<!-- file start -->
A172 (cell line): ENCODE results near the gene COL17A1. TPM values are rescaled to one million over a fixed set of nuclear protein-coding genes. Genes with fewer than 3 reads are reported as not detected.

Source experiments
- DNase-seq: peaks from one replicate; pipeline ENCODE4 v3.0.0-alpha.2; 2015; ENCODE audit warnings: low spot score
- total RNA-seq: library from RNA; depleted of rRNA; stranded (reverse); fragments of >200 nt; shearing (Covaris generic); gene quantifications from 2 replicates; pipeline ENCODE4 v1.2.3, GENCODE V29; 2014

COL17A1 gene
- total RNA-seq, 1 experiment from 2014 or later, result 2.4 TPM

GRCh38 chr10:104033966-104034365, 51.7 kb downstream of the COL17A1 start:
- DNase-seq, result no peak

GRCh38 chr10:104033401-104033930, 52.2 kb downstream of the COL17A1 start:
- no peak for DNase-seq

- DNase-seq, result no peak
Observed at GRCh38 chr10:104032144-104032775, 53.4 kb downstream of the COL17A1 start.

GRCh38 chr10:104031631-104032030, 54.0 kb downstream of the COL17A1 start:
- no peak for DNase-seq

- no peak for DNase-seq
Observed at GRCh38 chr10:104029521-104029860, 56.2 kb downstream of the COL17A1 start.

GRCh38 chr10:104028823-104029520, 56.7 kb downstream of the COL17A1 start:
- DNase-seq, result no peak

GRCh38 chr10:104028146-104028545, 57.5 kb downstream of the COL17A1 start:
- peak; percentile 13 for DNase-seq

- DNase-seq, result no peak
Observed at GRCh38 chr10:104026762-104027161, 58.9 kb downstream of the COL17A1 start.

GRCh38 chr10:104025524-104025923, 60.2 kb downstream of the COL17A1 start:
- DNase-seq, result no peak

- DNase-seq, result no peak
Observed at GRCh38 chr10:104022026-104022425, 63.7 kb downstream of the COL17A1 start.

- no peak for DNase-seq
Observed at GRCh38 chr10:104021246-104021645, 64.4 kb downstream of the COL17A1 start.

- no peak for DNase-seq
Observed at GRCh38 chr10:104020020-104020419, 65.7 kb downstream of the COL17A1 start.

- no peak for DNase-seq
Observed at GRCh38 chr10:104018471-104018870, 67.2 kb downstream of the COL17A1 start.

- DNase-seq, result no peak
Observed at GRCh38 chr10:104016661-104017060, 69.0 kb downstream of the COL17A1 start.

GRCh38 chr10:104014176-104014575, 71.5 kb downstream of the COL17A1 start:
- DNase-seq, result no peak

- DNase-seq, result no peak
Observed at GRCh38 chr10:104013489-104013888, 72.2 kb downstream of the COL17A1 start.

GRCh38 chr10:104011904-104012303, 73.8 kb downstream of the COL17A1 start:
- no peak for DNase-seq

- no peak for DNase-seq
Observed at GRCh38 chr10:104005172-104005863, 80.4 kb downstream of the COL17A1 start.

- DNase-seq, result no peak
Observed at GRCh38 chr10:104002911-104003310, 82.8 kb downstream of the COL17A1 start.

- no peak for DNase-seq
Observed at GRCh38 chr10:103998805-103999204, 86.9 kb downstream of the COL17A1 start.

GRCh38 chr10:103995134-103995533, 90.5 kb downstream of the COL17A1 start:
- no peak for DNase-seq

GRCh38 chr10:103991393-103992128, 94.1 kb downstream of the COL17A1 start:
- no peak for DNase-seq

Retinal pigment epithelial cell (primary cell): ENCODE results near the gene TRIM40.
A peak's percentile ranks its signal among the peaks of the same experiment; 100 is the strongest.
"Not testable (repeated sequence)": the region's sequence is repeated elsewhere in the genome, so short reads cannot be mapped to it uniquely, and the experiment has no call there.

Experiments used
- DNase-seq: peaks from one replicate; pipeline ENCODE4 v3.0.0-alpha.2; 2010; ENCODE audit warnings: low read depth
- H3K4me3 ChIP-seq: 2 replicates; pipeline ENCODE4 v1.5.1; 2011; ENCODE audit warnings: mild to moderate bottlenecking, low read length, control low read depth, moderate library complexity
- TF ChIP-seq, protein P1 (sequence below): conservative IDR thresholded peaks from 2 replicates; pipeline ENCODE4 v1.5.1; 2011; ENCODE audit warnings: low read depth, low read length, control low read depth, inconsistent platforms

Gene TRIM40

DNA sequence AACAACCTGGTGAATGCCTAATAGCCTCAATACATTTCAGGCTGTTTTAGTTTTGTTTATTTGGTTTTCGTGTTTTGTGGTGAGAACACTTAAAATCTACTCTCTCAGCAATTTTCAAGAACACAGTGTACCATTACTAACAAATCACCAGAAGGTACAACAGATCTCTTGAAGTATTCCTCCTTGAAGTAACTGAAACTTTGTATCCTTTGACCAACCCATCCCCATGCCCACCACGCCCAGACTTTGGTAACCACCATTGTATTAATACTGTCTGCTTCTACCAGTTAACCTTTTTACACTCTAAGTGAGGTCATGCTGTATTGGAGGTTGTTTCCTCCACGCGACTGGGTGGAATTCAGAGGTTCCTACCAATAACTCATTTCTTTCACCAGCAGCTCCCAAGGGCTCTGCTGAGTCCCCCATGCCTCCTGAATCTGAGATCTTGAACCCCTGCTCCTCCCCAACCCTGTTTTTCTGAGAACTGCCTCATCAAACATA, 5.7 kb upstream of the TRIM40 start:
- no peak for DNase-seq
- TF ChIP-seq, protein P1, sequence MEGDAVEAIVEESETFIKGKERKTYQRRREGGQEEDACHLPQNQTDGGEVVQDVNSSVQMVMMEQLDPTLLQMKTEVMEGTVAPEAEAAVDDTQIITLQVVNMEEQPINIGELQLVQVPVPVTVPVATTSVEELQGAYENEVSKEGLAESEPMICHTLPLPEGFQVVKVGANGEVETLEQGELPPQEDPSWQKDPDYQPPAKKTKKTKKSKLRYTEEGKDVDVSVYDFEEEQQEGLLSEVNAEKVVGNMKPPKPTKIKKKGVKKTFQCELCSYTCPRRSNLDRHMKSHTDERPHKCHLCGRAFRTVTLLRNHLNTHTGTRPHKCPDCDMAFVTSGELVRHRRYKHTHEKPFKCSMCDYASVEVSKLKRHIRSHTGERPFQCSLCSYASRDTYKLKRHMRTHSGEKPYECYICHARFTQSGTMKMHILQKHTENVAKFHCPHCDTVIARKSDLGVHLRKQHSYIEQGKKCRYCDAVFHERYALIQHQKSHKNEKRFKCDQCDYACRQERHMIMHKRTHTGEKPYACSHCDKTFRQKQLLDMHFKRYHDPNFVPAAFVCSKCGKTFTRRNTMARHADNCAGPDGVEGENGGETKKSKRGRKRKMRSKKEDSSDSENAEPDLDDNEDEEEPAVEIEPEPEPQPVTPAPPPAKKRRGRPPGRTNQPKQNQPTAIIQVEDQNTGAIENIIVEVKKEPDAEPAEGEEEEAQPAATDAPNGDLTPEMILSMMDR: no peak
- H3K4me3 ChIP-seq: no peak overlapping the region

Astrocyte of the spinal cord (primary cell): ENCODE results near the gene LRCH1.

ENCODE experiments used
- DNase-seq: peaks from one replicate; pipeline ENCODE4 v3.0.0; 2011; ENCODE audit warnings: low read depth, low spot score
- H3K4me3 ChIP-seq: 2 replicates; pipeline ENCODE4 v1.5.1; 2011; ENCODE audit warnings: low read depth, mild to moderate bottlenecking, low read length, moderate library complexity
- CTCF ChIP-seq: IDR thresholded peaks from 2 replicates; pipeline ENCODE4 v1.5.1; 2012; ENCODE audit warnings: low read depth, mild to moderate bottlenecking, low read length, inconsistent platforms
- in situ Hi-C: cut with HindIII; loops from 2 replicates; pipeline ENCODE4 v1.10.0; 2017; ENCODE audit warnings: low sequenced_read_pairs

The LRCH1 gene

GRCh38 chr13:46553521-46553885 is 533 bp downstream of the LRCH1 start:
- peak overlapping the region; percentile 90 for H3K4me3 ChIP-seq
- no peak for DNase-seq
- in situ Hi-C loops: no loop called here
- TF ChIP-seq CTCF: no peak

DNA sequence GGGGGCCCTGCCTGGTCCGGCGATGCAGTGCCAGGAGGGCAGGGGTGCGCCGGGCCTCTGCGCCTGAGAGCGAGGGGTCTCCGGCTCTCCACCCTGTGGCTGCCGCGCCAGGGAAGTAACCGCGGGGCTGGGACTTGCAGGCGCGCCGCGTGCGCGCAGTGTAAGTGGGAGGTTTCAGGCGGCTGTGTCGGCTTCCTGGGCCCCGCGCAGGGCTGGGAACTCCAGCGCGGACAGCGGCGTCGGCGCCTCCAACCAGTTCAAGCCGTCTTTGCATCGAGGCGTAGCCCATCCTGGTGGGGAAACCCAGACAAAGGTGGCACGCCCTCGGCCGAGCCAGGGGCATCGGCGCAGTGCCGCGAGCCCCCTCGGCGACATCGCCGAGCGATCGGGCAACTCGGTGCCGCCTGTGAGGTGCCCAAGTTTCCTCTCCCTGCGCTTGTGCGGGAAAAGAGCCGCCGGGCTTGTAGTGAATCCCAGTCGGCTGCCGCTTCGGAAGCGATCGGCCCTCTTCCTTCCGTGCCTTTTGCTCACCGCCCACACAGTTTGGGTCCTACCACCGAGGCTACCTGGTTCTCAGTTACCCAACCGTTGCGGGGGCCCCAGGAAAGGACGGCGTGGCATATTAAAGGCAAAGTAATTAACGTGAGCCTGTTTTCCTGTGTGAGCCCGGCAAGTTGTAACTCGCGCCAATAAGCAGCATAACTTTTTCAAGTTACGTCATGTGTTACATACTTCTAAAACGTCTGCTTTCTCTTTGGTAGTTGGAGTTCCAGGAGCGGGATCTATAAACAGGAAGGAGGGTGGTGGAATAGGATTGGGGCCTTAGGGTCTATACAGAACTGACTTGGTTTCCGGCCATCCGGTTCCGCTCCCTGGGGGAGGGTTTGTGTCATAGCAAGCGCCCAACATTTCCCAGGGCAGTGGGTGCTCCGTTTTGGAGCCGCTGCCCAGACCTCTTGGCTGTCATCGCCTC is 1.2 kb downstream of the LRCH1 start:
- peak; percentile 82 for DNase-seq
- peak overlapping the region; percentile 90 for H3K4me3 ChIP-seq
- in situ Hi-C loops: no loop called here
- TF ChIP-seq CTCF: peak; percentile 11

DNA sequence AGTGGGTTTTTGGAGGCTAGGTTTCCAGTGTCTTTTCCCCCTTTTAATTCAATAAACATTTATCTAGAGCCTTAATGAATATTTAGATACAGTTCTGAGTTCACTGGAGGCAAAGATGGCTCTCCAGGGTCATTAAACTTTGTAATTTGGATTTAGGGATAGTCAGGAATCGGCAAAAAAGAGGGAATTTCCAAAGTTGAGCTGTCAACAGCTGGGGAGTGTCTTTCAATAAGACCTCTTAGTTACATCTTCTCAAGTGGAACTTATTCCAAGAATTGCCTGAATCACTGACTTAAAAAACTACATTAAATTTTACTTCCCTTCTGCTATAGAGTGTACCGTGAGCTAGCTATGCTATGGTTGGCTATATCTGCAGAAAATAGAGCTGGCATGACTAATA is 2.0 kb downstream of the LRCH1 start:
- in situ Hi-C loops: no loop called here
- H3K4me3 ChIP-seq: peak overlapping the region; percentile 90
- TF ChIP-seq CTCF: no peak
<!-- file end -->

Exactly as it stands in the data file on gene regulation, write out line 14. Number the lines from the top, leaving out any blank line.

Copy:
- no peak for DNase-seq